If you have been following The Emplawyerologist (or employment laws in general) you know by now that there are pitfalls to avoid in drafting and offering severance agreements.
Settling may still be considerably less than the cost to defend a lawsuit. At the same time, the employer may feel that the risk of a lawsuit (or a successful one at any rate) is low enough to refuse to provide more than the original offer.
- An employee’s waiver of rights have to be knowing and voluntary to be valid. In large part, this means that the employee has to clearly understand what rights s/he is giving up and s/he must be doing so under circumstances that the average, “reasonable” person would feel are voluntary, rather than under threats or coercion. The waiver must also be clearly written, so that the average person would understand that s/he is giving up the right to file a lawsuit alleging discrimination or other violation of federal and state employment laws.
- If the employee is over 40, the severance agreement must contain language that complies with the Older Workers’ Benefit Protection Act. I know I said this above, but this is important–so much so, that it will be the subject of next week’s post. I said that already, didn’t I?
- Not every legal right is waivable. While severance agreements and packages can head off lawsuits, severance agreements that attempt to prevent employees from filing a charge with the EEOC (and often state counterparts) or participating in an EEOC (or state) hearing, investigation or proceeding are unenforceable. Wait a minute! Doesn’t that essentially defeat the purpose of offering a severance package? The employee gets severance pay but can still get another bite at the apple by filing an EEOC charge or one with a State civil rights agency? Well, sort of but not really. Think of it as the difference between filing a private lawsuit for money damages, versus being the complaining witness in a criminal trial. In the latter example, the complaining witness cooperates with the authorities but does not receive money or any other type of “reward”. A severance agreement cannot prohibit the latter, but it can prohibit the former, which is usually far more costly.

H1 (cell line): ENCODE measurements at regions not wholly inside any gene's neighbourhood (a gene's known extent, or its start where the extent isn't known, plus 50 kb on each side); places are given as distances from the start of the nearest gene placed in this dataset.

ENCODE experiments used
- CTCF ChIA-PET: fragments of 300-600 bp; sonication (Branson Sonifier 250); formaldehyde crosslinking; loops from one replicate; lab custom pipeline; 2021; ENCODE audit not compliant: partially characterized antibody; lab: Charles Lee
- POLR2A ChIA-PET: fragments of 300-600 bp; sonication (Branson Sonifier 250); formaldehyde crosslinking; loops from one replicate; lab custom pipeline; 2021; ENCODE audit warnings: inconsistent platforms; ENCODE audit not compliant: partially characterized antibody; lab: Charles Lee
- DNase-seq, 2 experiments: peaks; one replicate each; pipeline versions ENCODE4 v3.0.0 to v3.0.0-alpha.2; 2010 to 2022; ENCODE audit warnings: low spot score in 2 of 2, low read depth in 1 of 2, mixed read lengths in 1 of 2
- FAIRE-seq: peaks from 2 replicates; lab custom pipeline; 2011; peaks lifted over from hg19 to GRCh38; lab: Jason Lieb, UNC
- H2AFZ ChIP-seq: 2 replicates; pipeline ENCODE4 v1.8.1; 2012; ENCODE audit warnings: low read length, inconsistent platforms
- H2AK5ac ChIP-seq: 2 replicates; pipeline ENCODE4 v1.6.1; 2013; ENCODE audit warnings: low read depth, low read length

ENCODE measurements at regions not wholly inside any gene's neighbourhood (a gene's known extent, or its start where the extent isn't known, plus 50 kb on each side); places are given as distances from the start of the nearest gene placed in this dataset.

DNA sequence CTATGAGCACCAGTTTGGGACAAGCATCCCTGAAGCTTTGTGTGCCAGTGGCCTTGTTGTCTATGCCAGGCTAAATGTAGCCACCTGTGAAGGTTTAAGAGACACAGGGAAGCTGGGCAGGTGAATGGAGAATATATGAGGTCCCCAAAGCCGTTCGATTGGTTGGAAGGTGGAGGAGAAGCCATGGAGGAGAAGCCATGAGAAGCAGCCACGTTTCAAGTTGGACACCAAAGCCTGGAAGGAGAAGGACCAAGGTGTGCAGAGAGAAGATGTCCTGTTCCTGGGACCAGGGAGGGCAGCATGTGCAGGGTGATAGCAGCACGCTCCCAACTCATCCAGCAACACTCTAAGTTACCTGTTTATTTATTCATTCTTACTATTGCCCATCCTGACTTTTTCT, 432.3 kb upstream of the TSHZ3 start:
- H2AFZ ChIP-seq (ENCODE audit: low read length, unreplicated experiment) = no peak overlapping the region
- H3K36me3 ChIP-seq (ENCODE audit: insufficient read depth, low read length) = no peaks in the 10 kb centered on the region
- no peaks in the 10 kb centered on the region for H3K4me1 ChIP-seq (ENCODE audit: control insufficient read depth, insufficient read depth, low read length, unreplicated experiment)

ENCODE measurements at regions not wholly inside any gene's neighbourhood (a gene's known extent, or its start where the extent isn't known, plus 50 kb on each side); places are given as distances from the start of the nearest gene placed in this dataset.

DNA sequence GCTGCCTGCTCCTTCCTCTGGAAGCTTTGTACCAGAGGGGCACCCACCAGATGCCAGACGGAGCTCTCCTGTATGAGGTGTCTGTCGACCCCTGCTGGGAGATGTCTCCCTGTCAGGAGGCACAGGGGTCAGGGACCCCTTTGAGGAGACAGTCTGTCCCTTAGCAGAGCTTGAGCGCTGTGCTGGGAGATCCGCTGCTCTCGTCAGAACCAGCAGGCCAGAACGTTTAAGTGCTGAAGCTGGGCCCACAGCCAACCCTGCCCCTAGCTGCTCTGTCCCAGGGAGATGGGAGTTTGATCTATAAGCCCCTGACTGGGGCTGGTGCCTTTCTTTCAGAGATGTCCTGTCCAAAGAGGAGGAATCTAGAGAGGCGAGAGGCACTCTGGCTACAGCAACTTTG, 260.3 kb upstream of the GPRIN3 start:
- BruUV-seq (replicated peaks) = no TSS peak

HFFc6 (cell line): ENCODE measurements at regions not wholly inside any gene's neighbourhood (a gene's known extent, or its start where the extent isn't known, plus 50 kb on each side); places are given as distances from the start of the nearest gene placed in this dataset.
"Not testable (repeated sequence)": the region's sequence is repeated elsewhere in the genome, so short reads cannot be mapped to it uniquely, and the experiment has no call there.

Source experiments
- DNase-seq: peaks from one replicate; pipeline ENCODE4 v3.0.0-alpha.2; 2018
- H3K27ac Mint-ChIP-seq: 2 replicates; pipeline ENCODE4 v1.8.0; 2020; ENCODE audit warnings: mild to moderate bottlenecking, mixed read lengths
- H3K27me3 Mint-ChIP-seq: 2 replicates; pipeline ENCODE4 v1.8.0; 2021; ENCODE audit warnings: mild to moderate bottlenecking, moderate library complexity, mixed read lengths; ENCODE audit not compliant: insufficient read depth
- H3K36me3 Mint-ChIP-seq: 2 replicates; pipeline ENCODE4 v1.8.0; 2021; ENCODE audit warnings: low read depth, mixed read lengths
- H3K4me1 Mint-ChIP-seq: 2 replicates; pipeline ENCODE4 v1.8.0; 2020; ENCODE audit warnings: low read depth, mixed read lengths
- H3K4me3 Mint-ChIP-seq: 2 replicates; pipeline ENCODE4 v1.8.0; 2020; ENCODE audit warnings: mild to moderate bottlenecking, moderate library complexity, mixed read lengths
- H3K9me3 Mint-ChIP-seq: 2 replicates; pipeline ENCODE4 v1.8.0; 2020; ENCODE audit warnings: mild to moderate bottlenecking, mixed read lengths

OK, let’s end this week’s post with one more thought. What happens if an employee signs a severance agreement with a general release and later files a lawsuit, alleging discrimination? First, the employer can move to dismiss, based on the severance agreement. The employee may also have to return the severance pay before s/he can file suit. It depends on the statute that forms the basis for the suit. For example, under the Age Discrimination in Employment Act, an employee does not have to return the severance pay. Other laws, such as Title VII are less clear. With a properly worded severance agreement, supported by adequate consideration, the claim should be dismissed.
OK, that’s all, she wrote–at least until next week when we cover severance agreement provisions and compliance with the OWBPA–which I believe I mentioned already!
Disclaimer: The contents of this post are for informational purposes only, are not legal advice and do not create an attorney-client relationship. Always consult with competent local employment counsel on any issues discussed here.